The MR-proADM test (ThermoFisher Scientific) is an automated immunofluorescent assay that measures the blood-based biomarker, mid-regional proadrenomedullin (MR-proADM) in human ethylenediaminetetraacetic acid (EDTA) plasma. MR-proADM is a precursor for adrenomedullin, a vasodilator that has a role in microcirculation endothelial function. Adrenomedullin is widely expressed and has roles in vasodilation, immune modulation and metabolic regulation. Adrenomedullin may be differentially increased in many disease states, such as heart failure, sepsis, hypertension, and cardiovascular disease. However, adrenomedullin is not a suitable biomarker because it is unstable and cannot be easily measured. The company states that MR-proADM is an amino acid sequence that splits from the proADM molecule in 1:1 ratio with adrenomedullin, and proportionally represents the levels and activity of adrenomedullin. This briefing focuses on the use of the test in people with suspected infection.
The company states that MR-proADM levels are not influenced by food or water intake and there are no significant gender-related differences. It reports that the biomarker is stable, with no degradation seen up to 72 hours at room temperature.
The assay performance has been established in accordance with Clinical and Laboratory Standards Institute Guidelines. The test is for use with other clinical scores, such as the National Early Warning Score (NEWS) or NEWS2 for people with suspected infection or sepsis.
The company claims that the technology is innovative because it is the first assay available that measures MR-proADM and that this biomarker has been shown to improve existing scoring algorithms for infection.
The company states that the test can predict outcomes and determine risk in patients with conditions such as lower respiratory tract infections, urinary tract infections and kidney disease and sepsis. The company also states that the test can predict outcomes and risk in heart failure. This briefing only considers MR‑proADM for suspected infections.
NICE's guideline on sepsis: recognition, diagnosis and early management recommends that an early warning score (such as NEWS2, which has been endorsed by NHS England) should be considered to help assess people with suspected infection or sepsis in acute hospital settings. NEWS2 is a tool developed by the Royal College of Physicians. It improves the detection and response to clinical deterioration in adult patients by categorising the severity of their illness, and is a key element of patient safety and improving patient outcomes (NHS England). NEWS2 is based on a simple aggregate scoring system, which allocates a score to physiological measurements, and 6 parameters for the basis of the system: respiration rate, oxygen saturation, systolic blood pressure, pulse rate, level of consciousness or new confusion and temperature.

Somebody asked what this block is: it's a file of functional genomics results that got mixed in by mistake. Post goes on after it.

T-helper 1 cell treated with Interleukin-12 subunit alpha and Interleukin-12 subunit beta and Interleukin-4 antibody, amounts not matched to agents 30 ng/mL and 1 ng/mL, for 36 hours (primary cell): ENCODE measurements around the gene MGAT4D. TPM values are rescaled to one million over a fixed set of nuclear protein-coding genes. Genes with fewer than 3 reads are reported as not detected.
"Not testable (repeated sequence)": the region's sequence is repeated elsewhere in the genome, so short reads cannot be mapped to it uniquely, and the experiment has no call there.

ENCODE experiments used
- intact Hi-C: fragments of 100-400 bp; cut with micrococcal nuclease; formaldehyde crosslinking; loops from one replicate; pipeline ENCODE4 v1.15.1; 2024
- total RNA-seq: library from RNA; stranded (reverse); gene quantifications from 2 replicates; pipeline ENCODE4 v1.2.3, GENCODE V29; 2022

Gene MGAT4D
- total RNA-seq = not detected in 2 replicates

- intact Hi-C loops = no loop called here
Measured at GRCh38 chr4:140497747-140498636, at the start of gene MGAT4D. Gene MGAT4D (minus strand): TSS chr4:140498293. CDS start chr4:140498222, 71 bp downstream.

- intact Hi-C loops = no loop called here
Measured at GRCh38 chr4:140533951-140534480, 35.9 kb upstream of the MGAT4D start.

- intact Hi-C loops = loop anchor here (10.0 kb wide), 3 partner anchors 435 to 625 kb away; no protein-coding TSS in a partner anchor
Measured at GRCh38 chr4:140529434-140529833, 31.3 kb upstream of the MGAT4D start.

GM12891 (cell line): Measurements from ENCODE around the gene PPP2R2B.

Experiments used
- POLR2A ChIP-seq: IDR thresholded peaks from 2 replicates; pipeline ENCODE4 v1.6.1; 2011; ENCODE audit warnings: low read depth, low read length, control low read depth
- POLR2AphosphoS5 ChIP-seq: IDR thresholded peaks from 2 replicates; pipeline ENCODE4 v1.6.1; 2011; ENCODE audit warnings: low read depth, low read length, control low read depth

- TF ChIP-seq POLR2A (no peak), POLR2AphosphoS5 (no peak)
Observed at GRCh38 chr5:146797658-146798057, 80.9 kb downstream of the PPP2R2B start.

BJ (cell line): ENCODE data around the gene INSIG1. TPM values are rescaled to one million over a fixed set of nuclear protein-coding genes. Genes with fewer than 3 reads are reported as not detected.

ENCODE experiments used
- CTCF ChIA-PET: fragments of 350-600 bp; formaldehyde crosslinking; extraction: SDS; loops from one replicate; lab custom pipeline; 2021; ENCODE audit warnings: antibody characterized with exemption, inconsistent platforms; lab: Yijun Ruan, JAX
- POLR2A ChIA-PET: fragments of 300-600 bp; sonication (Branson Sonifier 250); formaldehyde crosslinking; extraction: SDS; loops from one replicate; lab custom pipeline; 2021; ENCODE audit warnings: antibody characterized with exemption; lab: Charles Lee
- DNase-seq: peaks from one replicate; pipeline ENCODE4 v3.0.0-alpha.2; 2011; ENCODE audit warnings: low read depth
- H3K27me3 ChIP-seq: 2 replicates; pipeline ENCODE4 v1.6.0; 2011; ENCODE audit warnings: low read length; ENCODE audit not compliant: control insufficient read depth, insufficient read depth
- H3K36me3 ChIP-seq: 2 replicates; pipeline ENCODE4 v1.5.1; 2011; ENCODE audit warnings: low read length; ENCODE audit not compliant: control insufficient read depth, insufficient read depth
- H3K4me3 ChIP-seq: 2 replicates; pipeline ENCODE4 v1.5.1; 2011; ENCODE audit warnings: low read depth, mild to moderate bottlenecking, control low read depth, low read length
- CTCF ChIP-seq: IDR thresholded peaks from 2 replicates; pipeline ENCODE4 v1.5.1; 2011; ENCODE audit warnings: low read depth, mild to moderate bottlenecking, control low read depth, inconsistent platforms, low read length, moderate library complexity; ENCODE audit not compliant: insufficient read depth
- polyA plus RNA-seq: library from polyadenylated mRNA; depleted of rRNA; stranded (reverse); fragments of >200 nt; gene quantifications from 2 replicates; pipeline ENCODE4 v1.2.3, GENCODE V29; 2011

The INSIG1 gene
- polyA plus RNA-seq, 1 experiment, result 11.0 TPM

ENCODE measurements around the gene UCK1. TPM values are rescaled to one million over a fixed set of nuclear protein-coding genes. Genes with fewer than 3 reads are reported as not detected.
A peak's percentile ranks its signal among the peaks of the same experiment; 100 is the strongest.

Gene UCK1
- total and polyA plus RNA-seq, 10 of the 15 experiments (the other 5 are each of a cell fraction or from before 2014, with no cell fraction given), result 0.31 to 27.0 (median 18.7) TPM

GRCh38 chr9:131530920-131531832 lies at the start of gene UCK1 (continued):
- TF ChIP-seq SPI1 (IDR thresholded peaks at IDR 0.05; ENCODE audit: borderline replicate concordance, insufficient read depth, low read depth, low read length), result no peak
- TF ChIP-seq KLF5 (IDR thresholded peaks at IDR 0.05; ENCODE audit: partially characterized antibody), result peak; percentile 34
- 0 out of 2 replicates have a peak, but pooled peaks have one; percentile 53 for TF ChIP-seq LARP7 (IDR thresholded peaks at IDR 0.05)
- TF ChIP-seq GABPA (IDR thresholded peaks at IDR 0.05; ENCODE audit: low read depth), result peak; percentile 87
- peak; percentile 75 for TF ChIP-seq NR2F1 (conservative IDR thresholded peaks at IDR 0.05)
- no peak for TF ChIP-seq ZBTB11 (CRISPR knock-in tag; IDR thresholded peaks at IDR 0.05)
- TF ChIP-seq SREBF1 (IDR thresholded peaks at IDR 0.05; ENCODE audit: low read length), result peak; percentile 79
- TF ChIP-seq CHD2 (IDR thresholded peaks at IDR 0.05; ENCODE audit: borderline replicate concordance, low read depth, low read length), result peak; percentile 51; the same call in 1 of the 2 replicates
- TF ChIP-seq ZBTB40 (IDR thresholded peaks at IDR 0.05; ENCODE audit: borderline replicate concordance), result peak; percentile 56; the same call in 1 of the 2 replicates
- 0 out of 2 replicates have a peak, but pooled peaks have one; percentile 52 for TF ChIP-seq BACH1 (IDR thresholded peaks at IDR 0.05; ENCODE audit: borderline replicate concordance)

MR-proADM is for use in secondary care and emergency care settings. It will be used in addition to standard care (NEWS2) to assess risk in patients with suspected infection.
A specialist commentator stated that MR-proADM might be used in 150,000 to 200,000 patients per year in the UK. Another specialist stated that it would probably be used in patients with NEWS of 2 to 5, which in their experience would include 80% of patients with suspected infection in hospital.
The company states that cost per test will depend on the total number of tests being done. For example, at a hospital running over 200 tests a month, the cost of the test would be between £10 and £20 per patient.
Wong et al. (2017) measured the time taken for nursing staff to capture the parameters and manually calculate the early warning score was 3 minutes and 35 seconds. The cost of a band 2 nurse per working hour is £22 (Personal Social Services Research Unit, 2017). Assuming a time of 3 minutes and 35 seconds for a band 2 nurse to manually capture and record the 6 physiological parameters on the chart and calculate the NEWS2, an estimated cost of £1.31 per patient, per observation set, is produced (assuming a negligible cost of printing a NEWS2 chart).
The MR‑proADM test has recently been made available for the NHS and is being used in a few centres.
The company notes that the MR‑proADM test costs more than current standard of care because it is an additional test. However, it expects the test to be resource releasing because it can improve the accuracy of identifying patient deterioration and reduce the need for further investigation procedures and treatments.
The test is run on the Kryptor analyser, laboratory staff already trained to use this analyser will not need further training. For those who have never used the analyser training takes around 1.5 to 2 days.